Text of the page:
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Saturday
Sep052015

RS142 - Paul Bloom on "The case against empathy"

Release date: September 6, 2015

Paul Bloom"I'm writing a book on empathy," psychologist Paul Bloom tells people. They respond warmly, until he follows up with, "I'm against it." On this episode of Rationally Speaking, Julia and Paul discuss what empathy is, why Paul is concerned that it's a terrible guide to moral decision making, and what the alternatives are.

Paul Bloom is a Canadian American professor of psychology and cognitive science at Yale University. His research explores how children and adults understand the physical and social world.

Paul's pick: Fredrik deBoer's blog, "Tapped Out," and "Hannibal."

 

 

Full Transcripts 


Reader Comments (8)

So this was quite a long podcast that could be summarised that it is usually more effective to sympathise than empathise with others and that it is better to have sympathy and empathy than no sympathy or empathy in the world? I'd agree but that seems like a fairly simple idea and fairly self evident. Professions that require a good understanding of the way another person is feeling e.g social care, therapy, etc have always emphasised sympathy vs empathy in their training. This is true in direct application and is also broadly true in the thinking behind policies.

Is there something further to his argument that I missed or some follow on point that goes further with the concept?
September 20, 2015 | Unregistered CommenterDirk
Is Bloom against the Golden Rule and any argument of the form, "How would you feel if this happened to you?"
I know people in the finders-keepers camp when it comes to returning lost items. But how would you feel if you lost your wallet?
As far as having greater empathy for your own kind, suppose you hear someone telling racist jokes about a different race. You could ask yourself how you'd feel if someone made racist jokes about your race.
September 21, 2015 | Unregistered CommenterMax
There seems to be a mistake in that the uploaded podcast isn't Paul Bloom.

It was a great podcast regardless, but I'd like to hear Paul's interview as well. Thanks!
September 21, 2015 | Unregistered CommenterAdamF
If Bloom is saying disgust is one of the worst ways to make moral decisions, it sounds like he is advocating against conservatism (as seen this article :http://spp.sagepub.com/content/3/5/537.abstract)

AdamF, if you click "download audio mp3" the file is there.
September 25, 2015 | Unregistered CommenterBrian M
If Bloom is saying empathy is one of the worst ways to make moral decisions, it sounds like he is advocating against liberalism.
http://cdn.theatlantic.com/assets/media/img/posts/2014/09/Screen_Shot_2014_09_17_at_5.36.09_PM/57931a19c.png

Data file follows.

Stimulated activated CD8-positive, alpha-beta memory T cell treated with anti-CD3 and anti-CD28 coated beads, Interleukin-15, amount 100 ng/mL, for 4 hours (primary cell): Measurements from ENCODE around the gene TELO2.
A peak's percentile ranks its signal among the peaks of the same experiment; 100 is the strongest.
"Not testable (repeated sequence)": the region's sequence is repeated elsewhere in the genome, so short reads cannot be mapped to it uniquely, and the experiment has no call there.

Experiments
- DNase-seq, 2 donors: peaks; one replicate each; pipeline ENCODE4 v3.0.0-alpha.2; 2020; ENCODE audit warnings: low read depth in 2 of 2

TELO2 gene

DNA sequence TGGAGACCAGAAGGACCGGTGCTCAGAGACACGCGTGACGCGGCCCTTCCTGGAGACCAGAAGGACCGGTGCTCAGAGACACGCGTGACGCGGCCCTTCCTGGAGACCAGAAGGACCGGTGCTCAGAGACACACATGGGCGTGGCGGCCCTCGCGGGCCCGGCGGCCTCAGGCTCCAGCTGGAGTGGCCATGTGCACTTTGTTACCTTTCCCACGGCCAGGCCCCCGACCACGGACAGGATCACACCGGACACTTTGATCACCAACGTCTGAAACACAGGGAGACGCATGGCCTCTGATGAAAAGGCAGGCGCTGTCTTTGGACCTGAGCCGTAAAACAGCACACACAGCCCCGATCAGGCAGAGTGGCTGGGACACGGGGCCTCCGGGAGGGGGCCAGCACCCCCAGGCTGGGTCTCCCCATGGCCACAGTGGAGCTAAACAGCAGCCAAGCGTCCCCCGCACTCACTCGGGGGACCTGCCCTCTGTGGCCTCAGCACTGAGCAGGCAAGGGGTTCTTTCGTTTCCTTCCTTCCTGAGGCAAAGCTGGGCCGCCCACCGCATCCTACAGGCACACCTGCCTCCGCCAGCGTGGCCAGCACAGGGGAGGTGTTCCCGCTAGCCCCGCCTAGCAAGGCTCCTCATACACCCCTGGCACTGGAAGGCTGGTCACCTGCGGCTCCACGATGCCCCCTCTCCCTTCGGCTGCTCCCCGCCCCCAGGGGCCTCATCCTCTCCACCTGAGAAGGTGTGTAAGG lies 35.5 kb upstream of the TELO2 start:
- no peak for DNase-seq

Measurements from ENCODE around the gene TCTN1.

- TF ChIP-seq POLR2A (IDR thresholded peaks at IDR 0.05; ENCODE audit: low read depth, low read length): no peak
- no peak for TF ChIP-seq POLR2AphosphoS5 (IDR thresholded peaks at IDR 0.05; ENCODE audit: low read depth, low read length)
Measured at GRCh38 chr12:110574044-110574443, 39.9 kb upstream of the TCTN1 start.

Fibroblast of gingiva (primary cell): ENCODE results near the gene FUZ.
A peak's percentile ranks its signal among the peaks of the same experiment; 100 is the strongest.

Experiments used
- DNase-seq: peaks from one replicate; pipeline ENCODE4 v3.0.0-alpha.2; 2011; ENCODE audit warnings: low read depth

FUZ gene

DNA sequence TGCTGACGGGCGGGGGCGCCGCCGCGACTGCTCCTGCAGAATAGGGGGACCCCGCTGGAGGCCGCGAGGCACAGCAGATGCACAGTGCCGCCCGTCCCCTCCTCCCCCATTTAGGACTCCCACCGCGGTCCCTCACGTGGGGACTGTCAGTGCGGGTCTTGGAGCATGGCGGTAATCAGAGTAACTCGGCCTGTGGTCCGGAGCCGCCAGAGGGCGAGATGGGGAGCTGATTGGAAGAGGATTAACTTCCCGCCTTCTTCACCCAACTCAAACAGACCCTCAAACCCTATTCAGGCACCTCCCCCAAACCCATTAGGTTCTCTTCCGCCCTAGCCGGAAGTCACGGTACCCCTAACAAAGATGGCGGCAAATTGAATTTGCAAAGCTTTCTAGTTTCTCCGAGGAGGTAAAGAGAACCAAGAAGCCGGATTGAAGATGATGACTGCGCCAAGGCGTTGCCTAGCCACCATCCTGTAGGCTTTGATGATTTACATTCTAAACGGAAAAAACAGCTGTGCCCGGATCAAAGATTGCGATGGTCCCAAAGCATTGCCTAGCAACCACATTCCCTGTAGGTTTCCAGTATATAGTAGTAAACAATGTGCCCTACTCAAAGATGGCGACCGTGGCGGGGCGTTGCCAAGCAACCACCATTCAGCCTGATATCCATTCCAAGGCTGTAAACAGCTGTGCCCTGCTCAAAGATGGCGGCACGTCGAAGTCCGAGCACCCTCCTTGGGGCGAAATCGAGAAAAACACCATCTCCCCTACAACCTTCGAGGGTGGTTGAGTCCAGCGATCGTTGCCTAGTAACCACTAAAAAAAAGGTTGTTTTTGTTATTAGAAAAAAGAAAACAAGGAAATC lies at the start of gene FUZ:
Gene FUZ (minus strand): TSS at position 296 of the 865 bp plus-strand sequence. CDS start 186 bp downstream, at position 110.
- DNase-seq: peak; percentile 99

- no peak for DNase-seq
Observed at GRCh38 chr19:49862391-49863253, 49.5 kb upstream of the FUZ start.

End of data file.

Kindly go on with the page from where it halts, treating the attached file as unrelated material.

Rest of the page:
September 27, 2015 | Unregistered CommenterMax
It seems both Julia and Paul agree that knowing how disgust came about makes it easier to justify tearing down this fence, but then when it comes to children, where we can be even more certain about how and why we evolved to love our children, they say (or at least Paul says) he isn't certain about weather intuitions about close relatives can/should be overridden by utilitarian calculations. This seems inconsistent.
October 7, 2015 | Unregistered CommenterMark L
I'm very sympathetic to Blooms point of view. We see some things like Lyndon Johnson's Great Society, that have carried the day against 50 years of solid research as a result of the "Empathy," Bloom mentions. So wide spread is this disease in politics that only the much-defamed Tea Party (of which I am not a member) candidates seem to focus on a strong economy that raises all boats.

Due to a concerted propaganda from media, the Tea Party is anathema to both special interest democrats, and do-nothing or obstructionist "Old School" republicans. Perhaps Bloom's utilitarian rubric will start a ground-roots movement outside the watchful eye of the media. One that enables people to ask questions that can't be asked about, balanced federal budgets, limited military intervention, maximizing small businesses profits (where 75% of job growth happens). Questions like why is AiG or Goldman, of GM too big to fail?

Bloom is onto something that strangely coincides with Bentham and Mill. Thomas Sowell has been giving us an abductive rationale of the data against The Great Society since the early 1970s. Perhaps Bloom's excoriation of empathy will open people up to looking at the data. Nah. On that point we can all agree to be skeptics!
December 9, 2015 | Unregistered CommenterKarl
Do you have a link for that article about interviews with warlords?
March 22, 2016 | Unregistered CommenterNancy Lebovitz

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